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What you need to know for 07/20/2017

At last, MLB goes to the video

At last, MLB goes to the video

Technology makes it easy to get calls right

Fortunately, this year’s baseball World Series was a showcase for David Ortiz’ splendid hitting, not bad umpiring. The outcome of no games were affected by blown calls, as in past World Series and playoffs. In fact, one obvious bad call at second base in Game 1 was reversed after the men in blue huddled.

The umps’ willingness to confer was refreshing and welcome. It showed they were more concerned with fairness and the integrity of the game than with sparing one of their colleagues some embarrassment. And the reaction of the players (after initial protests, even the Cardinals, the team on the losing side, agreed it was the proper call) showed the importance of taking the time to get it right.

But starting next year, the umps will have more than one another’s help to prevent mistakes (which, being human, they all make). They’ll have cameras. After years of resistance, especially from Commissioner Bud Selig, Major League Baseball will finally join the other major sports leagues and allow video replay.

In the past, the league has said that if it did introduce replay, it would be slowly and on a limited basis. But now it’s ready to use it right away for everything except balls and strikes (where it would be impractical). And in the same way football does, with challenges (at least two each game) by managers.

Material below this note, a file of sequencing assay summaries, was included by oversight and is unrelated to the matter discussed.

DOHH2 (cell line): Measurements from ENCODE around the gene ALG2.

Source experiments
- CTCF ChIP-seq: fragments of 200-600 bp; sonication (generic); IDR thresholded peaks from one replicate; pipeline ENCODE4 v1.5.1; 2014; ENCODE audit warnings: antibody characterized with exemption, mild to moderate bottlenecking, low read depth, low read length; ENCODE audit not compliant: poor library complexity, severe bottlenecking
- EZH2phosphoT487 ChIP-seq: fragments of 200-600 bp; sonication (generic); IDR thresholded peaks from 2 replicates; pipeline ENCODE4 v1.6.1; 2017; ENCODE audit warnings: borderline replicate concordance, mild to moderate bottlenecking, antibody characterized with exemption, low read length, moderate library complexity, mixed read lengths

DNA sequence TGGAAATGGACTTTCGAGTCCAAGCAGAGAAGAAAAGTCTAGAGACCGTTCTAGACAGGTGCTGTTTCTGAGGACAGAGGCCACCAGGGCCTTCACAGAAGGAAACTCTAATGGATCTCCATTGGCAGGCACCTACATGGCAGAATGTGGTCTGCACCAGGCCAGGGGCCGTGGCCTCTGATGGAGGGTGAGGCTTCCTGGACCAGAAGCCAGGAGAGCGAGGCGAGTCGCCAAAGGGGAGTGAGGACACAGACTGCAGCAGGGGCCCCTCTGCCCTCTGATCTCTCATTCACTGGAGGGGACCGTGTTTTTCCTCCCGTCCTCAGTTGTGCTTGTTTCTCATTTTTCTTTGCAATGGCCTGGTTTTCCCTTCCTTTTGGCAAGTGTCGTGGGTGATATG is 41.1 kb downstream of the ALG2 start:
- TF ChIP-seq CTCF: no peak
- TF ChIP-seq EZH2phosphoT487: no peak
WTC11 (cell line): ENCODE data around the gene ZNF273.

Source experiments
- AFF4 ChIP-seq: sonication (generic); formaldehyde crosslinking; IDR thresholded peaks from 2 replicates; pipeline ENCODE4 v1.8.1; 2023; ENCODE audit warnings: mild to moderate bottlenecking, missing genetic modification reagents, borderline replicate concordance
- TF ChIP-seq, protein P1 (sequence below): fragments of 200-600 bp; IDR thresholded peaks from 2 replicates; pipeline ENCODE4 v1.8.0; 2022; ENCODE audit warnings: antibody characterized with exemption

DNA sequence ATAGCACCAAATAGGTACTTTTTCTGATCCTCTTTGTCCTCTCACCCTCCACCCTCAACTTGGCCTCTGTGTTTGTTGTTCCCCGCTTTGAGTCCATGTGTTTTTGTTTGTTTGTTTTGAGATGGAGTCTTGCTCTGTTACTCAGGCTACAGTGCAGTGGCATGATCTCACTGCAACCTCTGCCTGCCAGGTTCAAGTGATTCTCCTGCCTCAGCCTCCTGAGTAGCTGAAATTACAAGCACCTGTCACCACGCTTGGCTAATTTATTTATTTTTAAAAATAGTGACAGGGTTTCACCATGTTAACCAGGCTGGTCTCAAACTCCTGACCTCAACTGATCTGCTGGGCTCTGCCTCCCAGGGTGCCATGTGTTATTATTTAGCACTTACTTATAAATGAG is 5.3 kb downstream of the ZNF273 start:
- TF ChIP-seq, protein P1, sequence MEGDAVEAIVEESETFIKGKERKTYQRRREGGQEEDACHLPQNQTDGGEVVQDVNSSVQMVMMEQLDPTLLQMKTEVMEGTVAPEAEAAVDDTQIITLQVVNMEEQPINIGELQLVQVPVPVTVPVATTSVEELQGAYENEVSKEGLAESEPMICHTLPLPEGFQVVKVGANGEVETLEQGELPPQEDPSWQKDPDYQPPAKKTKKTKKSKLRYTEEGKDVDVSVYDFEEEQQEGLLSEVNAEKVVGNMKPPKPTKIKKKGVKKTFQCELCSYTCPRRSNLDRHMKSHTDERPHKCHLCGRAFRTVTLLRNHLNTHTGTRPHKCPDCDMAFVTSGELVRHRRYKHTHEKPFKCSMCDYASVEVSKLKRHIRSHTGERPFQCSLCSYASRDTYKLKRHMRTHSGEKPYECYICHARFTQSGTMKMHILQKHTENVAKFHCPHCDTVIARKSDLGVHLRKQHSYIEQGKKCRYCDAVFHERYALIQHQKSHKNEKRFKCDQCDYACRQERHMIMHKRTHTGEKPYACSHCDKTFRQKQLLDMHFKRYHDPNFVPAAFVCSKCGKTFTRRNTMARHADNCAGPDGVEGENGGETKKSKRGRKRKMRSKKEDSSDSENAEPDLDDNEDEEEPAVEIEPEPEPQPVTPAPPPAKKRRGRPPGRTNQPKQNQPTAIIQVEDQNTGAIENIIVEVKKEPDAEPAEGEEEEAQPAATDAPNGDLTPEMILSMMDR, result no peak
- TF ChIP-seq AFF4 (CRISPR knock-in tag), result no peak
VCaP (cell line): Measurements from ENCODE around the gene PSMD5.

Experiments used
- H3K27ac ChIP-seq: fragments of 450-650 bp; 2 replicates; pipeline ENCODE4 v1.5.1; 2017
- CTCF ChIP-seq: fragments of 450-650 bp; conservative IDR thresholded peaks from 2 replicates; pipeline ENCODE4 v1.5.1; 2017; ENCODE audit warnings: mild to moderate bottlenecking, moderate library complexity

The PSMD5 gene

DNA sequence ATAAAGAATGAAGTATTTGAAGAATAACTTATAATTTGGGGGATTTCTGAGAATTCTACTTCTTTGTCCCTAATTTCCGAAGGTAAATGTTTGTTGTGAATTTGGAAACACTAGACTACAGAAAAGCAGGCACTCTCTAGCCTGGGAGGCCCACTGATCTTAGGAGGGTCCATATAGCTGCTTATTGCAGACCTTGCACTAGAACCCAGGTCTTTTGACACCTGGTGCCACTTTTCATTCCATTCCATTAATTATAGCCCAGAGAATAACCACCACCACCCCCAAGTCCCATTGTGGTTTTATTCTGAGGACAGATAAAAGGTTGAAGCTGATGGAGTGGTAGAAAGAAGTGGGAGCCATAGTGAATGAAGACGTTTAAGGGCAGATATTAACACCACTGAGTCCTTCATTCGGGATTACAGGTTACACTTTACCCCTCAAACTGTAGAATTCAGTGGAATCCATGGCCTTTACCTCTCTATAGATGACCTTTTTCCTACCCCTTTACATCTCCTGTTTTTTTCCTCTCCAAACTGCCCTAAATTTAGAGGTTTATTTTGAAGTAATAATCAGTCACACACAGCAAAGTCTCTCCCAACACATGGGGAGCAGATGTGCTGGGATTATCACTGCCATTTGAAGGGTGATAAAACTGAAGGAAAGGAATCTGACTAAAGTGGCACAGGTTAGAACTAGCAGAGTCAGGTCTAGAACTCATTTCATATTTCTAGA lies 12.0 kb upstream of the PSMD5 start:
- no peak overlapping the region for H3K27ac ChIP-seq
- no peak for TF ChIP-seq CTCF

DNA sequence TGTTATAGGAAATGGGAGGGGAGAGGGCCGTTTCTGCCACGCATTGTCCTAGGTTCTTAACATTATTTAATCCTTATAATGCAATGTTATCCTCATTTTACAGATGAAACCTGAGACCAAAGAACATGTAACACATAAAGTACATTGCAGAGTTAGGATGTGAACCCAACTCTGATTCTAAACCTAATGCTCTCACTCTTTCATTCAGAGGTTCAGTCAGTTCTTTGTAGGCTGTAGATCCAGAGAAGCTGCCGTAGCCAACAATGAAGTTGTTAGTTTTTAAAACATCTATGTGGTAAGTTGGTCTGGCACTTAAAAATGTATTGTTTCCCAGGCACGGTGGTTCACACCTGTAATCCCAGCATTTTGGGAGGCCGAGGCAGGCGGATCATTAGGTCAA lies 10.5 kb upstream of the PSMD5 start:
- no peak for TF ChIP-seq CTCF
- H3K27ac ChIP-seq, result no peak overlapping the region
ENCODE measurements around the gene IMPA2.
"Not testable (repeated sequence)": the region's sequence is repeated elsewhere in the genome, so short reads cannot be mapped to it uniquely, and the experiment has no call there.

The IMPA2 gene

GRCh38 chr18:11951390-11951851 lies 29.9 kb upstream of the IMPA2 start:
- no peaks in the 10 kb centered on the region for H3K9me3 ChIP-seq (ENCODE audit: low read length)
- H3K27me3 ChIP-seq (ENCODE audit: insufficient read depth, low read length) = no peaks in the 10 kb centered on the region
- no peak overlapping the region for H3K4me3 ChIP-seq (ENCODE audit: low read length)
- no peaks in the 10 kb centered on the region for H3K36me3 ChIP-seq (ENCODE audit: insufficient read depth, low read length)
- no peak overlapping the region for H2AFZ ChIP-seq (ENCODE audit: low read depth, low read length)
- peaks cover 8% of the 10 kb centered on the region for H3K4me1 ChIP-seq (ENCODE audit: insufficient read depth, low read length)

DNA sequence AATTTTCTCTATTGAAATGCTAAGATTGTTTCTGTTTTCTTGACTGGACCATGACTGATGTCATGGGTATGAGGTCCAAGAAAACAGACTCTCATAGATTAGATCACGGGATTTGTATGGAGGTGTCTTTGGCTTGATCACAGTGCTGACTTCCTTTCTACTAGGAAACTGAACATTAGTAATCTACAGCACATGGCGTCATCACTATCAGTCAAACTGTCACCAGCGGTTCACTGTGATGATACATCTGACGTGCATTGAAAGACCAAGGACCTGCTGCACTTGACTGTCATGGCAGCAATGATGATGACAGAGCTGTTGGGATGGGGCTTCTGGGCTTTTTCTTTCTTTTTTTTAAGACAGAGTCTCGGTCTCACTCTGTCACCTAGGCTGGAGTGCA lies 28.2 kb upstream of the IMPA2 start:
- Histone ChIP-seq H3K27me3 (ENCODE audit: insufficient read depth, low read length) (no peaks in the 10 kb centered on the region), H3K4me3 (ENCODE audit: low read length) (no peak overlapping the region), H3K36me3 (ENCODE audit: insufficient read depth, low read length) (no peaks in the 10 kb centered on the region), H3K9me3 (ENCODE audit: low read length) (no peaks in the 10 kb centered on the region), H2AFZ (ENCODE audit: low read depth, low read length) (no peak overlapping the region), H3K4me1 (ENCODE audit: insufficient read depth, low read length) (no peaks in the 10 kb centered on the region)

We’re not sure this is the best way to do it, or if it’s necessary. For one thing, it would further slow down the game, the length of which is already a problem for many people. It might be better to live with the inevitable mistakes during the regular season (or at least until September, when the games take on extra meaning and drama as teams battle for a playoff spot). Replays could be limited to the playoffs and World Series.

Also, the need for manager challenges could be obviated by having an off-field official reviewing every play and, after a questionable one, calling time out, looking at it more closely and making a quick, final decision.

For now, though, the fact that baseball has chosen to use cameras is more important than the how and when. It can always change the process after seeing how it works. But within a few years, we’re sure that replays will be considered part of the game and people will wonder what all the fuss was about.

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